Careful selection of continuously galvanised steel sheet products can help to avoid premature corrosion of roofing and cladding on buildings, says galvanising consultant Terry Smith.
Continuously galvanised sheet is produced in a hot-dip galvanising process, after which it may be further coated with an organic paint to provide additional corrosion protection and offer an attractive colour finish for exterior application on buildings.
Often called “pre-galvanised” or “galvanised sheeting”, Smith explained that galvanised steel sheeting is a coil of sheet steel (up to 1.8 m wide) which is de-coiled, welded end-on-end, degreased, cleaned and then passed through an annealing surface at about 900 °C where softening and de-oxidation takes place.
Travelling at up to 180 m a minute, the sheet then passes through a bath of molten zinc heated to about 450 °C.
As the steel exits the zinc bath, it travels through a series of gas or air-knives, which control the coating thickness on the surface of the steel sheet. This is a cost-effective, abrasion-resistant, corrosion control barrier that will generally provide a maintenance-free lifespan - in some cases in excess of 30 years, he explains.
Zinc is at the heart of hot dip galvanising.
Continuous galvanising of steel sheet is a cost-effective way of extending the steel sheet’s service life in a variety of indoor and outdoor environments. It also assists in prolonging the lifespan of roofing and light metal frame structures, especially in corrosive environments, such as those close to the sea.
However, Smith further explained: “Only galvanised sheeting with a Z275 coating that has been further protected with a resilient organic paint layer can be selected for use on roofing near the coast.”
Continuously galvanised sheeting should be stored undercover and in such a way that moisture does not enter the coil or between stacked sheets as this will ultimately consume the zinc coating and lead to rusting of the steel sheet.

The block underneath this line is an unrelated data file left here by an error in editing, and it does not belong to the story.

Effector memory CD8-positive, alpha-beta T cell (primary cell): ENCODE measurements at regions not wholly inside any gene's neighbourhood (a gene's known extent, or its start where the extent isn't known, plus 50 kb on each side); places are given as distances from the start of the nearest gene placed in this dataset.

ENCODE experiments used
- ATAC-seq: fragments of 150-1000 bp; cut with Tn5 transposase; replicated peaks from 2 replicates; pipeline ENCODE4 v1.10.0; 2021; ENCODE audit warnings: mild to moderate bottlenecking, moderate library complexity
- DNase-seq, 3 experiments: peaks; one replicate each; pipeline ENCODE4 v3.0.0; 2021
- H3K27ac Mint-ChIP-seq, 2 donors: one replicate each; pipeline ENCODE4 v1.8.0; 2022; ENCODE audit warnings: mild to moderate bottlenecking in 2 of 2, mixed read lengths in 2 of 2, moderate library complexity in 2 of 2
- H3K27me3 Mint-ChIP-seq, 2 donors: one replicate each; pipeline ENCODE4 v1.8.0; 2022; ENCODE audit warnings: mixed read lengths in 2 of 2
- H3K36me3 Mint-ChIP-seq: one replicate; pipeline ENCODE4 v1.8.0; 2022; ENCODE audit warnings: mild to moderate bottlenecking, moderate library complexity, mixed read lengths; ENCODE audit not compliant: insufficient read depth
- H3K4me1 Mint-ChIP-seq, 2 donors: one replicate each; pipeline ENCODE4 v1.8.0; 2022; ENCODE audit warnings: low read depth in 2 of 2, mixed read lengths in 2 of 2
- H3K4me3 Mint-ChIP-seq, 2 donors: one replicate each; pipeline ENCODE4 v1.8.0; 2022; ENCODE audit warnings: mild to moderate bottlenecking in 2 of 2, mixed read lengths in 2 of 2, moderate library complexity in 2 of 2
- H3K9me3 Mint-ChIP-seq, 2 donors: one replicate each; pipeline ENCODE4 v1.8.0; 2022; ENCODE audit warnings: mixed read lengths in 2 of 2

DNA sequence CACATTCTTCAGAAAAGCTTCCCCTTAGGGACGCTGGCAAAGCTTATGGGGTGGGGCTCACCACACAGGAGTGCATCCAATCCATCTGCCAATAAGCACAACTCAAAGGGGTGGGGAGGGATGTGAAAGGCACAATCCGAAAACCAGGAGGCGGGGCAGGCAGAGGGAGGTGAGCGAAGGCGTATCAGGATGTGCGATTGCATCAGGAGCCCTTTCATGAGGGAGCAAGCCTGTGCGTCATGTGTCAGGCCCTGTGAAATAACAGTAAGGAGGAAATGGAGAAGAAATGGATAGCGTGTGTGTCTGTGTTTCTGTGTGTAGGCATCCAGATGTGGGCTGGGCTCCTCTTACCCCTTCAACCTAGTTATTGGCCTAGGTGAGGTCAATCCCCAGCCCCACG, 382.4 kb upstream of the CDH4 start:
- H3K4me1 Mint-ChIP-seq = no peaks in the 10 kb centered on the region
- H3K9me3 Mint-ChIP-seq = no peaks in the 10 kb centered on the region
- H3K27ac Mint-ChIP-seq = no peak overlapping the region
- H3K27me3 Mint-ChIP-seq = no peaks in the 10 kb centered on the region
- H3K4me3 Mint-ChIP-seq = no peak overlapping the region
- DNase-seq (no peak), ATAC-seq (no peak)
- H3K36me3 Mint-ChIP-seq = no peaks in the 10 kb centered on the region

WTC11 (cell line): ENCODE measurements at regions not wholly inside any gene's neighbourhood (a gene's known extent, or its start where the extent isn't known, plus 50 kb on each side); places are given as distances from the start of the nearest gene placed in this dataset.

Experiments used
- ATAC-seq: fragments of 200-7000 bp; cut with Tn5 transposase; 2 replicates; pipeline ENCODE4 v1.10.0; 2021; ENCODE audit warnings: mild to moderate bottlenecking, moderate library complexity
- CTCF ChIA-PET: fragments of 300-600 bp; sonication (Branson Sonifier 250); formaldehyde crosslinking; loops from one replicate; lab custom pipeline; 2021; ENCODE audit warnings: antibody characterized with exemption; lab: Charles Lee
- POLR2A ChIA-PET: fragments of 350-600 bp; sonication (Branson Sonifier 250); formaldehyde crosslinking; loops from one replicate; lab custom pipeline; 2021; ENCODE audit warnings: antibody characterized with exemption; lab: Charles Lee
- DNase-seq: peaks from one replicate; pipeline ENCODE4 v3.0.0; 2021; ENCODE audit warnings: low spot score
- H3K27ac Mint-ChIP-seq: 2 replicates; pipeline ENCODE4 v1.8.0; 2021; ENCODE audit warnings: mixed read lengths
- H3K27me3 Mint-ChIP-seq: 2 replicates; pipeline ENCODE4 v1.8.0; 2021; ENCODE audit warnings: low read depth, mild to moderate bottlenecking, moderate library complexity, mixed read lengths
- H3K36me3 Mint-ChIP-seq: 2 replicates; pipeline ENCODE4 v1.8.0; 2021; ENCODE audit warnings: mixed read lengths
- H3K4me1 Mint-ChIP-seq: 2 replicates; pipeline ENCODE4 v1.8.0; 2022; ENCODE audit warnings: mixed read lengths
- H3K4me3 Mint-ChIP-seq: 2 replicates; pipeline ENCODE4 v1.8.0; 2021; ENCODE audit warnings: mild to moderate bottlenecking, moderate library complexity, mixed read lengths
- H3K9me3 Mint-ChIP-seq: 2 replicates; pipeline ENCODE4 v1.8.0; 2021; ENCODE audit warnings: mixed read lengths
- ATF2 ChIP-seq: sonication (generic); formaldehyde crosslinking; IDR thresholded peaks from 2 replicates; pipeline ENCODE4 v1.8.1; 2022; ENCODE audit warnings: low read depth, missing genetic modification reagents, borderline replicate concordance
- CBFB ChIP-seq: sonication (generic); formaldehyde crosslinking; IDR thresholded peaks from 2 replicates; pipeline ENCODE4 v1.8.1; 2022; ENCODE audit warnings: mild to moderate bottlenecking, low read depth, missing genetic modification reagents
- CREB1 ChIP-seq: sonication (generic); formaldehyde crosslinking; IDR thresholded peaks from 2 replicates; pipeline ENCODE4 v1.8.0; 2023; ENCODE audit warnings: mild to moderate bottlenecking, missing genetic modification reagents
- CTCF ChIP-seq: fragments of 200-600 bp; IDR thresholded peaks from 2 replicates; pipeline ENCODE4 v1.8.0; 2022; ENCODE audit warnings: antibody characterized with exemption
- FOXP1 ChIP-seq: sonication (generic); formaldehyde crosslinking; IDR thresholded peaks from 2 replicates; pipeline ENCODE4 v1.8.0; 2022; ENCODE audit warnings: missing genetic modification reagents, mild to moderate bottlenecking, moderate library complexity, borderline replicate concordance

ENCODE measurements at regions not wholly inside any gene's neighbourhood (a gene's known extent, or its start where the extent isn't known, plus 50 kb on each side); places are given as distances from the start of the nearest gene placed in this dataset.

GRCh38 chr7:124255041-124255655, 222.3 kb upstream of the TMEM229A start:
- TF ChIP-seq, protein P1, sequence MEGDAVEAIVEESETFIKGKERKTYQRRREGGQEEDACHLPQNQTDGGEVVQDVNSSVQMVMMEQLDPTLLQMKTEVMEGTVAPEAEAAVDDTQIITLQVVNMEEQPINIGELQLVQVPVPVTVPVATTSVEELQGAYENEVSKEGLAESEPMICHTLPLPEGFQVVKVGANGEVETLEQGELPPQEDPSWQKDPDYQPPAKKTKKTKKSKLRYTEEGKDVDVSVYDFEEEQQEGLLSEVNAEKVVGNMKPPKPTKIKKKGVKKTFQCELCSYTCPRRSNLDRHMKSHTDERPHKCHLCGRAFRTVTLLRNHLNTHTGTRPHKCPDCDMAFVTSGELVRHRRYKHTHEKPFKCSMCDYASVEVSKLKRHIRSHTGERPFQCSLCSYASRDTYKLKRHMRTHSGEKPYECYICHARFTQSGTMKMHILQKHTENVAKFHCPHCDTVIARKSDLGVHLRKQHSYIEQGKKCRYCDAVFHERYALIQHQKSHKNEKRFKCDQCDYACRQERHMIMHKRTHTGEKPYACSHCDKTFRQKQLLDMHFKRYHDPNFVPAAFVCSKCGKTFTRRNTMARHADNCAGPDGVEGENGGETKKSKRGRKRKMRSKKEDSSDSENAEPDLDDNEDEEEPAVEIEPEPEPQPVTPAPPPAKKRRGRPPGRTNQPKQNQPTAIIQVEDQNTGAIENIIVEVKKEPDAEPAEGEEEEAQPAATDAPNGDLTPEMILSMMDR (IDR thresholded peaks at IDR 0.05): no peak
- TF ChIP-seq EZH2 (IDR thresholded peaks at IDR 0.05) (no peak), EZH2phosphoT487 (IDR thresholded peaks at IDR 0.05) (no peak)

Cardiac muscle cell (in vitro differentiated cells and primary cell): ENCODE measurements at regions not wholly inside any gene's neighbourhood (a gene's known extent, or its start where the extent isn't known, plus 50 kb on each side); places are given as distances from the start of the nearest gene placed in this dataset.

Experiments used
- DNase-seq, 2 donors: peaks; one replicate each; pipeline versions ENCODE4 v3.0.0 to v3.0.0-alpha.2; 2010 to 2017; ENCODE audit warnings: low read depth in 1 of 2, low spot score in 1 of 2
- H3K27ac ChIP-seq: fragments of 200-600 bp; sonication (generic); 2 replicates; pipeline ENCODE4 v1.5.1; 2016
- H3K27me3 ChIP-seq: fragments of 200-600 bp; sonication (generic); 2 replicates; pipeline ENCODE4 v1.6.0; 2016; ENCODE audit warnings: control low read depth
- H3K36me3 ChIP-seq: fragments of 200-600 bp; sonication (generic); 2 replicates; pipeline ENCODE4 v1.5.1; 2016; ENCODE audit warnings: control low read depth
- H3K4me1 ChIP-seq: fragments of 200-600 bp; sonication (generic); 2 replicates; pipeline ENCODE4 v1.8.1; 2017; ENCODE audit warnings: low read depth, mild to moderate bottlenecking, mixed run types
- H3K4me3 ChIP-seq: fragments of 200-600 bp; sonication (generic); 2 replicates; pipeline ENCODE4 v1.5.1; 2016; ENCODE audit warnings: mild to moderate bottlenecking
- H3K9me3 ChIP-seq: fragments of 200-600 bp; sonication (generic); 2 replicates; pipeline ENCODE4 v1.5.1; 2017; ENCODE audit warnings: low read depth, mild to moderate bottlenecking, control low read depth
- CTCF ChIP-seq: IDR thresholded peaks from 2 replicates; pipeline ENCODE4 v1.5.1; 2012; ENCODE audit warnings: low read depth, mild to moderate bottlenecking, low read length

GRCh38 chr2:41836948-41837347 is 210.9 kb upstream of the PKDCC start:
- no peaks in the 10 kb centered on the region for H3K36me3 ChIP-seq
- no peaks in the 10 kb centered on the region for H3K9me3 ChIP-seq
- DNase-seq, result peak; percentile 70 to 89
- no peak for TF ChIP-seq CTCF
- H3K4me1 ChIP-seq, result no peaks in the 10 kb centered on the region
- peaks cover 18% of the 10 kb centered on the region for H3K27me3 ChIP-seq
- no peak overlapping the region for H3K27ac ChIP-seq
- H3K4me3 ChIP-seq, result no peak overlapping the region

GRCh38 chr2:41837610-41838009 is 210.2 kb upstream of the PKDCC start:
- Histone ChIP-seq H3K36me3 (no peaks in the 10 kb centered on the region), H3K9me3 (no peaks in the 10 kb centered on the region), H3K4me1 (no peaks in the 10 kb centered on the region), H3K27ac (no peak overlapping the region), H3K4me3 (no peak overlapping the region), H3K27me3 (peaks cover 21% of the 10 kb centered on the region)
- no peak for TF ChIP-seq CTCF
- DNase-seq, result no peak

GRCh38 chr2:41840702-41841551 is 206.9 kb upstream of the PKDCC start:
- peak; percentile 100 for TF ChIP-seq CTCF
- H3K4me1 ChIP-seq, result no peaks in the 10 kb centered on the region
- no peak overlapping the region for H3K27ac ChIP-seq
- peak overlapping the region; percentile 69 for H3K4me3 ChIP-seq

“If a light metal frame structure made from continuously galvanised materials is enclosed in a protective envelope of external cladding,” says Smith, “then the galvanised framework will last for a long period in excess of 30 years, as once the zinc carbonate patina has formed on the sheet the zinc coating provides a predictable and slowly corroding barrier”.
To prevent going down the corrosion degradation road, he urged industry members and engineers to properly consider the environment in which the galvanised steel sheet would be used, and to understand the site conditions and specifics correctly.
Smith provided insight into galvanised steel and its corrosion-related benefits during an International Zinc Association (IZA) webinar hosted by Creamer Media on September 16.
IZA corrosion expert Simon Norton also spoke during the webinar, and offered insights to engineers on how zinc galvanised coatings and aluminium-zinc galvanised coatings on continuously galvanised steel sheet worked to protect the steel from the external atmospheric environment and prevent corrosion.
Norton familiarised engineers with galvanised coatings such as Aluzinc, Galfan, Galvalume and Galvanneal.
Technology and marketing development director Martin van Leeuwen from IZA Brussels gave a very detailed overview of the process by which continuous galvanised sheet is manufactured and prepared both prior to and post galvanizing and then outlined the numerous ASTM, ISO and SABS specifications which would be of considerable value to design and consulting engineers.